In a statement to mark this year’s International Youth Day, which is on the theme “Youth Migration: Moving Development Forward,” UN Secretary-General, Ban Ki-moon has called on “Member States, youth-led organizations and other stakeholders to act to promote the rights of all young migrants and maximize the development potential of youth migration.”
Below is the full statement from the UN Secretary General.
This year’s observance of International Youth Day focuses on the issue of youth migration. Of the annual total of some 214 million international migrants, young people constitute more than 10 per cent, yet too little is known about their struggles and experiences.
The reasons young people migrate are many. Some are fleeing persecution, others are escaping economic hardship. Some are alone, others part of a family – with parents, siblings and even children of their own. Some have communities to go to, others must make new connections. In transit and at their final destinations, many young migrants face equal or greater struggles, including racism, xenophobia, discrimination and human rights violations. Young women, in particular, face the risk of sexual exploitation and abuse.
Poverty, crowded and unsanitary living conditions and the challenges of finding decent employment are regular features of the migrant experience. These challenges are exacerbated by the current global economic and financial crisis. Migrants are also often accused by communities and politicians of taking jobs from local people, exposing them to further risk of discrimination. In other cases, young people left behind by migrating parents face psychological and social challenges and greater vulnerability.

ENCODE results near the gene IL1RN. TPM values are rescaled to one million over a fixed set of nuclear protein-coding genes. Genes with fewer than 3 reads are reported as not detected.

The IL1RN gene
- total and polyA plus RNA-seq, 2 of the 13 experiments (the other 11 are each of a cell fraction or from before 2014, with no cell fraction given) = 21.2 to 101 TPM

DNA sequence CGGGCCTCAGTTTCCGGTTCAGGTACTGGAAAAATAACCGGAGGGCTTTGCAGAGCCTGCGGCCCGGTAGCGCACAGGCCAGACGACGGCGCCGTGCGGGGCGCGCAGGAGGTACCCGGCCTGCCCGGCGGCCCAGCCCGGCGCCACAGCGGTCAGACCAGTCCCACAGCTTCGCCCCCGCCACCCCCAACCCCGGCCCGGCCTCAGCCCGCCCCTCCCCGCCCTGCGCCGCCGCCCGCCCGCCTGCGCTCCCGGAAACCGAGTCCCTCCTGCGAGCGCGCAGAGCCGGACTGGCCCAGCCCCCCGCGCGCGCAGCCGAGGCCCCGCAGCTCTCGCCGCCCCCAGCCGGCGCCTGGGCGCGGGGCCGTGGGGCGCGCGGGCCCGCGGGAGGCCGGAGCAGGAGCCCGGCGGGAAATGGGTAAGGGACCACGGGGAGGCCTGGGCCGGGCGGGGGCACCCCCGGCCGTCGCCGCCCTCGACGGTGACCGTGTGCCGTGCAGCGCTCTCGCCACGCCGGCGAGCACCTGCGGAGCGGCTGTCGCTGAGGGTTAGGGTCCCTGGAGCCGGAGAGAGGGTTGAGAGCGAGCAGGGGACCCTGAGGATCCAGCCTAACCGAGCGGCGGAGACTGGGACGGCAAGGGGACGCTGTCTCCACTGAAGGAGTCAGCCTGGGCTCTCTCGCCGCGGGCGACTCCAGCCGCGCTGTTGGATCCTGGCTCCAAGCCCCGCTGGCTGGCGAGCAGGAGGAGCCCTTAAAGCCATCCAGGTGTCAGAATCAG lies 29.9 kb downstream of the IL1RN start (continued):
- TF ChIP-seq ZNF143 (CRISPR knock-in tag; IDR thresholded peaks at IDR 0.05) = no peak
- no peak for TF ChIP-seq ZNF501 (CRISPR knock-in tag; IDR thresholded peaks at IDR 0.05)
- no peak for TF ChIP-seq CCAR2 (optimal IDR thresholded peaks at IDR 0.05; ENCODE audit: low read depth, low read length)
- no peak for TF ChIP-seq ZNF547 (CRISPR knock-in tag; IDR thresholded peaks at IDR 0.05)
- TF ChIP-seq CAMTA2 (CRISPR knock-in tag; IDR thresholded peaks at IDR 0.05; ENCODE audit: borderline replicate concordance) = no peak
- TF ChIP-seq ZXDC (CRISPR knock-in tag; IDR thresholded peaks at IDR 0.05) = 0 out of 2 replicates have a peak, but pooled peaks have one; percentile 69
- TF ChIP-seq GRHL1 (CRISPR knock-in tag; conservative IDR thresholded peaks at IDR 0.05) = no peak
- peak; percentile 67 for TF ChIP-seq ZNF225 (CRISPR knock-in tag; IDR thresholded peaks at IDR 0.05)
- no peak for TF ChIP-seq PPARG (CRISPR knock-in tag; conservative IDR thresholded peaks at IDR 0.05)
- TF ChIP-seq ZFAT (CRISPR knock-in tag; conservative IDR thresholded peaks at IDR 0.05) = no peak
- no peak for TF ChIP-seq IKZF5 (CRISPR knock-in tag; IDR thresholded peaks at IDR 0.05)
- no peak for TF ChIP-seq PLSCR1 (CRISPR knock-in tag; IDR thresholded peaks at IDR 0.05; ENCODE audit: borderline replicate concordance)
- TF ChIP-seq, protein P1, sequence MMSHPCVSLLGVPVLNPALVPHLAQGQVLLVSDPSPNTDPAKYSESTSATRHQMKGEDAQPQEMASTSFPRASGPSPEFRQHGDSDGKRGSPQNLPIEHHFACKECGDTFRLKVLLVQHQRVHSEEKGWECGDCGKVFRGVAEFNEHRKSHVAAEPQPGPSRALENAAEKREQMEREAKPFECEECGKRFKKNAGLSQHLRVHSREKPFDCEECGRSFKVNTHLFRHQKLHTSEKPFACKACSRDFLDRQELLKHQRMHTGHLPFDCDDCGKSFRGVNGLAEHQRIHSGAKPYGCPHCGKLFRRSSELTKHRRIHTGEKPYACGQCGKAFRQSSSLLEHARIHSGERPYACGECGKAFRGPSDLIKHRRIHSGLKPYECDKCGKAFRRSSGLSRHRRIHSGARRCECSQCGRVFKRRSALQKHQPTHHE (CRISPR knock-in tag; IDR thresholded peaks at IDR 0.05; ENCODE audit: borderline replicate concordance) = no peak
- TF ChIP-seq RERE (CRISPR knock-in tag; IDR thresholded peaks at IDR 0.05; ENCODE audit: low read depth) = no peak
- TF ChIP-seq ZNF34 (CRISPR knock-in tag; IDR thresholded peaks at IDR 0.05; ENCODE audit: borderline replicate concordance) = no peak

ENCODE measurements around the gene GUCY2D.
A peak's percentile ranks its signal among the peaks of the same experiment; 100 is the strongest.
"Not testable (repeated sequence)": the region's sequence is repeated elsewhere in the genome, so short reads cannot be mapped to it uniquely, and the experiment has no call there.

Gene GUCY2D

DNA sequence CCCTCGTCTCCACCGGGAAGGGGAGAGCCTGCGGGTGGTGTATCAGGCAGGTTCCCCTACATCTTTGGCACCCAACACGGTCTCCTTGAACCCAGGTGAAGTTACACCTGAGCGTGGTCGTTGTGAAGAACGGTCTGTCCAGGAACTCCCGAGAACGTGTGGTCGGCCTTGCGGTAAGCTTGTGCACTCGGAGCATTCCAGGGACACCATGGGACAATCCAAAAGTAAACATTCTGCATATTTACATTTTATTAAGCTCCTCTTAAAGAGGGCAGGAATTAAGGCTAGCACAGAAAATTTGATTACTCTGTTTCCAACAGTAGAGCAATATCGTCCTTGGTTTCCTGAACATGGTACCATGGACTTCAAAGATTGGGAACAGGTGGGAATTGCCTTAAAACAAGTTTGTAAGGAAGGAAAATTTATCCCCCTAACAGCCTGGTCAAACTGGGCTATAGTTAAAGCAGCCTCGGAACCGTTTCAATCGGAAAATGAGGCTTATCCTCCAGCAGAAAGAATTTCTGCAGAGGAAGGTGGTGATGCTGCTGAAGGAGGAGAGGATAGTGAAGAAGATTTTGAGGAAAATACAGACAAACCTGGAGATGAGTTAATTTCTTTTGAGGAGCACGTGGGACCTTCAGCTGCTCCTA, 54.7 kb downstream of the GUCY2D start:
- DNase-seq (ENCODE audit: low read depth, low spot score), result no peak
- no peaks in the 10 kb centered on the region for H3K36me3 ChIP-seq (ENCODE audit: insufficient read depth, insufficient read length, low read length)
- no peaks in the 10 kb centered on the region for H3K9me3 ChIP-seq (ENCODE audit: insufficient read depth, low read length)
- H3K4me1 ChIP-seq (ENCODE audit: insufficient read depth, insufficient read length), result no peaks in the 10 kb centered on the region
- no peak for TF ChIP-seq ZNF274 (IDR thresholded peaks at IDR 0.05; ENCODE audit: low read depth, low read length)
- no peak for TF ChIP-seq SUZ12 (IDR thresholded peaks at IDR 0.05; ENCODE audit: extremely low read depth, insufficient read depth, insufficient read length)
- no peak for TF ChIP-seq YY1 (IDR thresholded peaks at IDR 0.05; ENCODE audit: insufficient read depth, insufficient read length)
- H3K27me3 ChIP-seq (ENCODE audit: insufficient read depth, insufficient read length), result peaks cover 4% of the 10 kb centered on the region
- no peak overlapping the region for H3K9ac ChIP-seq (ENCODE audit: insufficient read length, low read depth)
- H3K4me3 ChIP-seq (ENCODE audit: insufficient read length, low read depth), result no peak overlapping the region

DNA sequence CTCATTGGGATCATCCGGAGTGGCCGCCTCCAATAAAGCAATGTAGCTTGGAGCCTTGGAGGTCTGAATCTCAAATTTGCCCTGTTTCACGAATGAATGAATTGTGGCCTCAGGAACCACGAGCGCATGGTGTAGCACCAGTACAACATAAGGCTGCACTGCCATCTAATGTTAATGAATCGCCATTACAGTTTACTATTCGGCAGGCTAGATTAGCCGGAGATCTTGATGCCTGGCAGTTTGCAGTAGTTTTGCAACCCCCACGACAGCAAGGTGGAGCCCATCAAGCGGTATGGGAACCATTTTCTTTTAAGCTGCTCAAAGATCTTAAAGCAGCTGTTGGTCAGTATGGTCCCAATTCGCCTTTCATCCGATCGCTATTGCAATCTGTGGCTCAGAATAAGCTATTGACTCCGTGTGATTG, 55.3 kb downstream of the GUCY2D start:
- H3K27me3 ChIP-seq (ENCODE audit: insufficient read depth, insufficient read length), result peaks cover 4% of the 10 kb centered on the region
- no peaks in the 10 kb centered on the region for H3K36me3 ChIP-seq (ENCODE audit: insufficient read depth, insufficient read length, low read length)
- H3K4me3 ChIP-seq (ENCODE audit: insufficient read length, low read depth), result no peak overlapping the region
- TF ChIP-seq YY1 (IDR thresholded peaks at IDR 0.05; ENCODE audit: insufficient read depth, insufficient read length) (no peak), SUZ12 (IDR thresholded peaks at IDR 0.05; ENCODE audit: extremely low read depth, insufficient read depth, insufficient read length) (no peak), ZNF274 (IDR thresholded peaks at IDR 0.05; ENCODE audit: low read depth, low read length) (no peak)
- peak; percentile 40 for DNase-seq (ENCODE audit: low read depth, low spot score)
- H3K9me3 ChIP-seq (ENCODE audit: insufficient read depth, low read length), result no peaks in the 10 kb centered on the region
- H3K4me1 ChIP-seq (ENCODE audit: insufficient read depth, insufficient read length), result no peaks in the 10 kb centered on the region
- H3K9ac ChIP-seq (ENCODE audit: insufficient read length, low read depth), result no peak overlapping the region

It is important to emphasize the positive contribution young migrants make to societies of origin, transit and destination – economically and by enriching the social and cultural fabric. Most work hard to earn a living and improve their circumstances.
The remittances they send to support families in their home countries are a major contributor to economies worldwide. When they return home, young migrants often enhance development by applying skills and ideas acquired abroad. And, in many cases, women are empowered through migration as they gain financial and social independence.
In October, the United Nations General Assembly will host the second High-Level Dialogue on International Migration and Development. I urge Member States to consider youth migration. Working with and for young people is one of my top priorities. On this International Youth Day, I encourage Member States, youth-led organizations and other stakeholders to act to promote the rights of all young migrants and maximize the development potential of youth migration.
www.233times.com News Desk
An Entrepreneur and Philanthropist. Editor-in-Chief of www.233times.com. A Senior Journalist with Ghanaian Chronicle Newspaper. An alumnus of Adisadel College where he read General Arts. He holds first degree in Bachelor of Arts from the University of Ghana; Political Science (major) and History (minor). He has also pursued MSc Corporate Social Responsibility (CSR) and Energy with Public Relations (PR) at the Robert Gordon University in the United Kingdom. He is a 2018 Mandela Washington Fellow (YALI) who studied at Clark Atlanta University on the Business and Entrepreneurship track. His mentors are Rupert Murdoch, Warren Buffet, Sam Jonah, Kwaku Sakyi Addo and Piers Morganview all posts by: Nana Kwesi Coomson
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